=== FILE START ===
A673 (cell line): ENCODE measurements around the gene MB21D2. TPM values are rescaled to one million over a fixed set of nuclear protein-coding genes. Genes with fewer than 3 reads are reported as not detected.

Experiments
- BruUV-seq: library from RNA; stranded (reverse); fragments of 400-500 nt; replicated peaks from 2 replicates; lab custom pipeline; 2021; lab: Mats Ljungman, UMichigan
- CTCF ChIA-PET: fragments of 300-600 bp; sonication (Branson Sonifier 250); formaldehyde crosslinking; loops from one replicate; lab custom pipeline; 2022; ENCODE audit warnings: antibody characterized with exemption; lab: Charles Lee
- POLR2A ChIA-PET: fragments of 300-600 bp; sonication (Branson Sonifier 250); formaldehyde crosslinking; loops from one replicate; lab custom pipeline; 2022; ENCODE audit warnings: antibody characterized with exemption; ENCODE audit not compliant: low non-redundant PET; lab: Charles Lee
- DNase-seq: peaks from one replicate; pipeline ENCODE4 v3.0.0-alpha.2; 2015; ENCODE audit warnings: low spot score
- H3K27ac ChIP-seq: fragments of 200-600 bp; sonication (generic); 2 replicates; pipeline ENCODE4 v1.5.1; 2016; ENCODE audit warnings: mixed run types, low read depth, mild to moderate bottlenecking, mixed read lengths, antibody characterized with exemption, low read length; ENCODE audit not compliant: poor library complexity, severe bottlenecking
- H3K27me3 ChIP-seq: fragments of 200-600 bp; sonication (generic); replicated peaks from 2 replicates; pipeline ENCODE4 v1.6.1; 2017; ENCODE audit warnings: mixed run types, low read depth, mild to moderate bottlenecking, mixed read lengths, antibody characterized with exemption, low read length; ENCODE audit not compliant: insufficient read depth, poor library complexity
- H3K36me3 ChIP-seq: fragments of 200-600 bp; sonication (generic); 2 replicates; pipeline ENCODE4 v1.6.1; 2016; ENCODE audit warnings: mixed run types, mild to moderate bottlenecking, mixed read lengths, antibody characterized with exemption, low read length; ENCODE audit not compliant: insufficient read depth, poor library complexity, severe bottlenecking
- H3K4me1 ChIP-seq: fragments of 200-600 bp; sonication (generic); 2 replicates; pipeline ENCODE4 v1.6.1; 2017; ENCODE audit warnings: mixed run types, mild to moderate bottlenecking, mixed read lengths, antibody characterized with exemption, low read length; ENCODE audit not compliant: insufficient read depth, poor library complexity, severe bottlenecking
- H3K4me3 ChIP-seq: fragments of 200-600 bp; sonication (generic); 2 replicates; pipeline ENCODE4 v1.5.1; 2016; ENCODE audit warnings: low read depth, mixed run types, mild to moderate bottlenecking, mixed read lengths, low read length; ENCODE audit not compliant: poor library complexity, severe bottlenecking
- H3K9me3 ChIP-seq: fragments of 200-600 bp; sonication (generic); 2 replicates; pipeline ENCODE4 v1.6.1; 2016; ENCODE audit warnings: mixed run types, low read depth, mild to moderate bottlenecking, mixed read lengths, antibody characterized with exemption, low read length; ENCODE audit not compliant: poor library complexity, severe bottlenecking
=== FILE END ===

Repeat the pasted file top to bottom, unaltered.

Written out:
A673 (cell line): ENCODE measurements around the gene MB21D2. TPM values are rescaled to one million over a fixed set of nuclear protein-coding genes. Genes with fewer than 3 reads are reported as not detected.

Experiments
- BruUV-seq: library from RNA; stranded (reverse); fragments of 400-500 nt; replicated peaks from 2 replicates; lab custom pipeline; 2021; lab: Mats Ljungman, UMichigan
- CTCF ChIA-PET: fragments of 300-600 bp; sonication (Branson Sonifier 250); formaldehyde crosslinking; loops from one replicate; lab custom pipeline; 2022; ENCODE audit warnings: antibody characterized with exemption; lab: Charles Lee
- POLR2A ChIA-PET: fragments of 300-600 bp; sonication (Branson Sonifier 250); formaldehyde crosslinking; loops from one replicate; lab custom pipeline; 2022; ENCODE audit warnings: antibody characterized with exemption; ENCODE audit not compliant: low non-redundant PET; lab: Charles Lee
- DNase-seq: peaks from one replicate; pipeline ENCODE4 v3.0.0-alpha.2; 2015; ENCODE audit warnings: low spot score
- H3K27ac ChIP-seq: fragments of 200-600 bp; sonication (generic); 2 replicates; pipeline ENCODE4 v1.5.1; 2016; ENCODE audit warnings: mixed run types, low read depth, mild to moderate bottlenecking, mixed read lengths, antibody characterized with exemption, low read length; ENCODE audit not compliant: poor library complexity, severe bottlenecking
- H3K27me3 ChIP-seq: fragments of 200-600 bp; sonication (generic); replicated peaks from 2 replicates; pipeline ENCODE4 v1.6.1; 2017; ENCODE audit warnings: mixed run types, low read depth, mild to moderate bottlenecking, mixed read lengths, antibody characterized with exemption, low read length; ENCODE audit not compliant: insufficient read depth, poor library complexity
- H3K36me3 ChIP-seq: fragments of 200-600 bp; sonication (generic); 2 replicates; pipeline ENCODE4 v1.6.1; 2016; ENCODE audit warnings: mixed run types, mild to moderate bottlenecking, mixed read lengths, antibody characterized with exemption, low read length; ENCODE audit not compliant: insufficient read depth, poor library complexity, severe bottlenecking
- H3K4me1 ChIP-seq: fragments of 200-600 bp; sonication (generic); 2 replicates; pipeline ENCODE4 v1.6.1; 2017; ENCODE audit warnings: mixed run types, mild to moderate bottlenecking, mixed read lengths, antibody characterized with exemption, low read length; ENCODE audit not compliant: insufficient read depth, poor library complexity, severe bottlenecking
- H3K4me3 ChIP-seq: fragments of 200-600 bp; sonication (generic); 2 replicates; pipeline ENCODE4 v1.5.1; 2016; ENCODE audit warnings: low read depth, mixed run types, mild to moderate bottlenecking, mixed read lengths, low read length; ENCODE audit not compliant: poor library complexity, severe bottlenecking
- H3K9me3 ChIP-seq: fragments of 200-600 bp; sonication (generic); 2 replicates; pipeline ENCODE4 v1.6.1; 2016; ENCODE audit warnings: mixed run types, low read depth, mild to moderate bottlenecking, mixed read lengths, antibody characterized with exemption, low read length; ENCODE audit not compliant: poor library complexity, severe bottlenecking